Legendary Kansas State basketball Coach Tex Winter turned 96 last week, which prompted this sports junkie to reread Ann Parr’s book entitled “Triangle Basketball.”

Ann’s late husband Jack Parr played for Winter and achieved All-American status for two seasons in the late 1950s. Her book tells Tex’s life story including his service in World War II and includes extensive interviews with his family.

I learned some new tidbits about Tex. He had a twin sister born 15-minutes before him, and in college was one of the nation’s top pole vaulters. Along the way, Tex played college basketball for Southern California.

Winter resides in Manhattan where he spent 19 years coaching, four as an assistant coach and 15 years as head coach, with his teams notching no less than eight conference championships. His career spanned six decades, including head coaching stops at Marquette, Kansas State, Washington, Northwestern, and Long Beach State.

Tex arrived in Manhattan in August 1947 as a $3,000 per year assistant coach for Jack Gardner, another Kansas State coaching legend.

Gardner’s first assignment for Tex was to drive to Wellington and recruit the state’s top high school player, a rising prep star named Ernie Barrett. Tex may have felt a little behind the eight ball on this one as Oklahoma A&M (now Oklahoma State) Coach Hank Iba, coming off back-to-back national championships had wanted Barrett in the worst way. Also, Phog Allen, who was building another powerhouse at Kansas University, was interested too. Still, when the dust settled, and after 30 or more trips to Wellington, Tex Winter, barely 25-years old and new to the coaching profession, won the recruitment battle, and Barrett was a K-Stater for life. Today, Barrett is honored with a statue in front of Bramlage Coliseum at Kansas State and is affectionately known as Mr. K-State.

In 1953, Tex was the youngest major basketball coach in the nation at 31 years of age while 90 miles up the road, Phog Allen, was the oldest skipper in the land. Tex once told how Allen nicknamed him “Texaco” and because of their friendship Winter was once invited to address the Lawrence Chamber of Commerce annual dinner.

UCLA legend John Wooden met up with Tex during his years coaching Washington and gained immediate respect for him.

“Even if all five University of Washington players should break their legs, there would be ample reason to fear Tex Winter,” Wooden said.

Bill Guthridge played for Winter at Kansas State. After serving a stint as an assistant coach, Guthridge departed for North Carolina to be Coach Dean Smith’s assistant, before being named head coach and often spoke fondly of his former coach.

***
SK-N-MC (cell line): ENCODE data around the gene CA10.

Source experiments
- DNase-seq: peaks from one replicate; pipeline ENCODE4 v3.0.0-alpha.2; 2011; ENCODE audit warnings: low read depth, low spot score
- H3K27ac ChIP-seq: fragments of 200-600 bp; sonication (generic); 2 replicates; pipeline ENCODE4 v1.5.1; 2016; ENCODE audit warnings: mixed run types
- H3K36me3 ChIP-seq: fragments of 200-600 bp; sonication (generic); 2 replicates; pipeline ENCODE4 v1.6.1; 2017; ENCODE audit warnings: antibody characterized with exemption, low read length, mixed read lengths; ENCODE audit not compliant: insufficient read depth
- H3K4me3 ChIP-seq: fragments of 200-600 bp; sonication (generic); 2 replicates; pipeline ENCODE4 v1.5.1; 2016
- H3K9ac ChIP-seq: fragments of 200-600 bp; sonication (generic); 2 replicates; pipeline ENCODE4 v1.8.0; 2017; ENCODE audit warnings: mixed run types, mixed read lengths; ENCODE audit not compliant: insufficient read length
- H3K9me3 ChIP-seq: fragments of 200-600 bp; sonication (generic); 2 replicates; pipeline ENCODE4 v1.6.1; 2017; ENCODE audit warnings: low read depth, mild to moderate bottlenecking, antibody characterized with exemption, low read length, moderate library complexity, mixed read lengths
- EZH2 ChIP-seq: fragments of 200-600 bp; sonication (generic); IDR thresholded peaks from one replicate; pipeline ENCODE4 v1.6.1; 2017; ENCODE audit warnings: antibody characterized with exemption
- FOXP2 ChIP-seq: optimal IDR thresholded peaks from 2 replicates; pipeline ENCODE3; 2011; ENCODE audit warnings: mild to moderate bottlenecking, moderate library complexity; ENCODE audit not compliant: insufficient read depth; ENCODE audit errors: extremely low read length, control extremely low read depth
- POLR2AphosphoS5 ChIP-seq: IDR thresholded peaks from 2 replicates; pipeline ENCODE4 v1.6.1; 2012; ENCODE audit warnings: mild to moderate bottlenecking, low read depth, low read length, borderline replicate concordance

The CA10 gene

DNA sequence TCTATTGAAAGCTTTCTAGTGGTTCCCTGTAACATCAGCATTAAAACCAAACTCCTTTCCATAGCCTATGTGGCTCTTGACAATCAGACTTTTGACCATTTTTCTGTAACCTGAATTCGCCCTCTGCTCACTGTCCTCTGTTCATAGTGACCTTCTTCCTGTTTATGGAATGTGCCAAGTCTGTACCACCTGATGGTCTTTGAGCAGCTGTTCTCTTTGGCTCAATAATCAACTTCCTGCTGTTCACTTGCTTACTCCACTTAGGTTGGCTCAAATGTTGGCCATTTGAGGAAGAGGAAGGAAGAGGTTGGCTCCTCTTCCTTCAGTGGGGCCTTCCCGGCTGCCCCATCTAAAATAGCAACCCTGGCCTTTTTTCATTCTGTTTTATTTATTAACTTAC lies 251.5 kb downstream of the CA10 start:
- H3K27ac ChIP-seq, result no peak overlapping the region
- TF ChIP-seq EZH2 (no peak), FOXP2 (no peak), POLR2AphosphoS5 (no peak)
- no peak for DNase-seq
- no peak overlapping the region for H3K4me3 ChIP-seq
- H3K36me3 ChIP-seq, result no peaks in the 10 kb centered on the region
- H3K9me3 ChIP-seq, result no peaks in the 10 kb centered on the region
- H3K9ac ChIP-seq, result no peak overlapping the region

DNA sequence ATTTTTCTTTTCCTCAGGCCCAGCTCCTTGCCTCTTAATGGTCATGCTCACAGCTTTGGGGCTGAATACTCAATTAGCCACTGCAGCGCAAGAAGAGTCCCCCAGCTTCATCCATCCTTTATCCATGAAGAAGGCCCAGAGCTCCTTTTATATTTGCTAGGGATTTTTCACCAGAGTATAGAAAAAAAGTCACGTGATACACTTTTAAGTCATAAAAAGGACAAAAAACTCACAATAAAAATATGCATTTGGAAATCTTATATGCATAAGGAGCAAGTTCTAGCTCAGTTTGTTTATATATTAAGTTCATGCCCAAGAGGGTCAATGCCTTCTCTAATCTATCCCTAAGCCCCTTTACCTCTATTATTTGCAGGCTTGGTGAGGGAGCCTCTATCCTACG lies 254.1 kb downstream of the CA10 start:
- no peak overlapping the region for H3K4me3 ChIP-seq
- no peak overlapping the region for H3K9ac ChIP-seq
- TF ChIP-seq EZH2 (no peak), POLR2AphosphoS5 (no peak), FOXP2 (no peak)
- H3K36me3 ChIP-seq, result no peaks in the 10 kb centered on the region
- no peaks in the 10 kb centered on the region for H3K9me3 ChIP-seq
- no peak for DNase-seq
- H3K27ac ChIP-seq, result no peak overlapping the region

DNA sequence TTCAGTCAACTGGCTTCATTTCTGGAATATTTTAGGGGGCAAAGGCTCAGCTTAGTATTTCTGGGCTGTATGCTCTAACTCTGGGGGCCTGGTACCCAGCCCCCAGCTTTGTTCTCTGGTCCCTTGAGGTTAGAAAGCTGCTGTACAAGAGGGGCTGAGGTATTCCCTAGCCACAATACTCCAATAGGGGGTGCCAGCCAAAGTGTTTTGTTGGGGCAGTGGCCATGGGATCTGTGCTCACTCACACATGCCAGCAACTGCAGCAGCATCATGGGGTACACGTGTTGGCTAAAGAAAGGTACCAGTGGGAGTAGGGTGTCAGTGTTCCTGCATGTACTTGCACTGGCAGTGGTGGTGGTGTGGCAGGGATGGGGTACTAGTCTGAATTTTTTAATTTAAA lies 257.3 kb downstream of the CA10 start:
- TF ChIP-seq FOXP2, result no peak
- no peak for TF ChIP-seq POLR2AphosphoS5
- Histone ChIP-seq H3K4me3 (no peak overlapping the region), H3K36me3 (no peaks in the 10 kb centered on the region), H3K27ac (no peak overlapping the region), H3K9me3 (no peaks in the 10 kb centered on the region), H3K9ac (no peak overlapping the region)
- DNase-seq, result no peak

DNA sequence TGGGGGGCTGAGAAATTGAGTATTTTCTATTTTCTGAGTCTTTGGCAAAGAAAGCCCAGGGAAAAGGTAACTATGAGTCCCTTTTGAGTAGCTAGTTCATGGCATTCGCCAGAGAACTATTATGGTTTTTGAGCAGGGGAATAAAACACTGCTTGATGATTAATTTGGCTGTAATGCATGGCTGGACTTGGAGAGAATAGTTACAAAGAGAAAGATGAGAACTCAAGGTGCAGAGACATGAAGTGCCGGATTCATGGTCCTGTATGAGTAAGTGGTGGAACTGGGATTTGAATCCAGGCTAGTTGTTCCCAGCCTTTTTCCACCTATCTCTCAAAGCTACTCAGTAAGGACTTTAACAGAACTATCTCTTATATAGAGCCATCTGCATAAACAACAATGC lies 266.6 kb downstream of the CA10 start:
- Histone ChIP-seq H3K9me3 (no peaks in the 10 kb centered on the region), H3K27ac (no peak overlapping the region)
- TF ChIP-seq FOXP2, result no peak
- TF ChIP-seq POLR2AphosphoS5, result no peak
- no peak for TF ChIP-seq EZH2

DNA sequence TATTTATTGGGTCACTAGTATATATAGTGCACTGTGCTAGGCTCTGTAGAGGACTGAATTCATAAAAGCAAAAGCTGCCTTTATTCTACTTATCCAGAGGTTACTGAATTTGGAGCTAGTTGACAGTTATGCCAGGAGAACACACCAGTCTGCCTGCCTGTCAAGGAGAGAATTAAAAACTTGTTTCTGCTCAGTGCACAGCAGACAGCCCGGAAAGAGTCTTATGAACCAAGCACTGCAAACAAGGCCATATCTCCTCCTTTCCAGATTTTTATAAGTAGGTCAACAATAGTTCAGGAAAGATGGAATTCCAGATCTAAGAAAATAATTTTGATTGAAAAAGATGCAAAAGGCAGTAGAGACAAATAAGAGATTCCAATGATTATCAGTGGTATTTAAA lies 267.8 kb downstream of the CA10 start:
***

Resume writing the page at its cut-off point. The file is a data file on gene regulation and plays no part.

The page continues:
“One of the reasons Tex has been able to stay at coaching so long is his ability to not get too high with a win or too low with a loss,” Guthridge said.

In some respects, many say Tex did his best coaching following his retirement from the college ranks. His transition lasted less than a week when Jerry Krause, the new General Manager of the Chicago Bulls, convinced Tex to relocate to the Windy City and assist in coaching a young star in the making Michael Jordan. His tenure in Chicago produced six world championships, and then it was on to the Los Angeles Lakers for three more NBA titles.

Phil Jackson, who served as head coach for all nine of those championships gives Winter substantial credit for making it happen. Jackson said he assigned the first 30 minutes of each practice to Winter for half-hour sessions on fundamentals.

Speaking of Winter during the peak of his coaching career, Jackson said, “He’s (Tex) gonna be the one guy I really miss when I hang this up.”

“I value Tex as a teacher and a mentor, but his value as a person of good character is even more important,” Jackson continued.

Parr writes that after winning the third championship with the Lakers in 2002, the organization made rings for players and the coaching staff in honor of Tex. Included within the jewel-encrusted ring were several triangle designs on the front, honoring Winter’s offensive scheme.

Throughout the book, Parr wrote about Tex’s former players and contemporaries said about him, and one is left with the impression that Winter was not only a great basketball mind but a man of integrity and character. And, for the record, the Bulls (with Jordan) did not win an NBA championship until they adopted Tex’s Triple Post Offense.

At a dinner in Hutchinson, on the eve of Winter’s speech to the Dillon Lecture Series in 2004, he was asked to name his favorite Chicago Bull and without hesitation responded, “Steve Kerr. He is just like all of us.”

In 2003, fans voted Tex Winter the Kansas State basketball coach of the century, and that he is.

Richard Shank is a retired AT&T manager, is employed in the health care industry and has farming interests in Saline County. Email: shankr@prodigy.net.